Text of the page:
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In the present report, we focused our attention on the role played by the muscarinic acetylcholine receptors (mAChRs) in different forms of long-term synaptic plasticity. Specifically, we investigated long-term potentiation (LTP) and long-term depression (LTD) expression elicited by theta-burst stimulation (TBS) and low-frequency stimulation (LFS),(More)
BACKGROUND Visuo-spatial disturbances could represent a clinical feature of early stage Alzheimer's disease (AD). The magnocellular (M) pathway has anatomo-physiological characteristic which make it more suitable for detecting form, motion and depth compared with parvocellular one (P). OBJECTIVE Aim of our study was to evaluate specific visual subsystem(More)
Soluble amyloid-beta (Abeta) peptide is likely to play a key role during early stages of Alzheimer's disease (AD) by perturbing synaptic function and cognitive processes. Receptor for advanced glycation end products (RAGE) has been identified as a receptor involved in Abeta-induced neuronal dysfunction. We investigated the role of neuronal RAGE in(More)
Scant information is available on the diurnal variation of peripheral neurotrophic factors, including brain-derived neurotrophic factor (BDNF), in human beings. We explored plasma and serum BDNF levels at three different clock times in a study of 28 healthy subjects of both sexes. Statistically significant diurnal variation in plasma BDNF level was detected(More)
AIMS Brain-Derived Neurotrophic Factor (BDNF) has a central role in neuronal survival, differentiation, and plasticity. The brain level of BDNF is changed by several mood stabilizers and antidepressant drugs acting on neurotransmitters such as noradrenaline and serotonin. We investigated the effects of acute and chronic treatment with Duloxetine, a new drug(More)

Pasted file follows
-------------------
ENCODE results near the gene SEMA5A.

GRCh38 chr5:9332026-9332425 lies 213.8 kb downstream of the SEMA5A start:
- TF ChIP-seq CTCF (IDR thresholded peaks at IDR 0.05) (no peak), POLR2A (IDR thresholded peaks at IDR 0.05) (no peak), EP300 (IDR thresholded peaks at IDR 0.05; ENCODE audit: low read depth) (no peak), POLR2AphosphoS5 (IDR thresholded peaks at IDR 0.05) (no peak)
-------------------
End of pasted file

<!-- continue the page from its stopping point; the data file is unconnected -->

In both animals and humans, stress has been demonstrated to reduce the expression of the Brain-Derived Neurotrophic Factor (BDNF), a neurotrophin (NT) which promotes the proliferation, survival and differentiation of neurons. Although traumatic events have been found to be associated with lower BDNF plasma levels in affective disorders, no study has(More)
Genetic and biological studies provide strong support for the hypothesis that accumulation of beta amyloid peptide (Abeta) contributes to the etiology of Alzheimer's disease (AD). Growing evidence indicates that oligomeric soluble Abeta plays an important role in the development of synaptic dysfunction and the impairment of cognitive function in AD. The(More)
Overproduction of beta-amyloid (Abeta) is a pathologic feature of Alzheimer's disease, leading to cognitive impairment. Here, we investigated the impact of cell-specific receptor for advanced glycation end products (RAGE) on Abeta-induced entorhinal cortex (EC) synaptic dysfunction. We found both a transient depression of basal synaptic transmission and(More)
Oligomeric amyloid-beta (Abeta) interferes with long-term potentiation (LTP) and cognitive processes, suggesting that Abeta peptides may play a role in the neuronal dysfunction which characterizes the early stages of Alzheimer's disease (AD). Multiple lines of evidence have highlighted RAGE (receptor for advanced glycation end-products) as a receptor(More)
A deficit in cortical cholinergic synaptic transmission is a common feature of cognitive and behavioral impairment observed in neurodegenerative pathologies. AD11 transgenic mice producing blocking antibodies against Nerve Growth Factor (NGF) are characterized by a progressive neurodegenerative phenotype defined by the deposition of amyloid peptide,(More)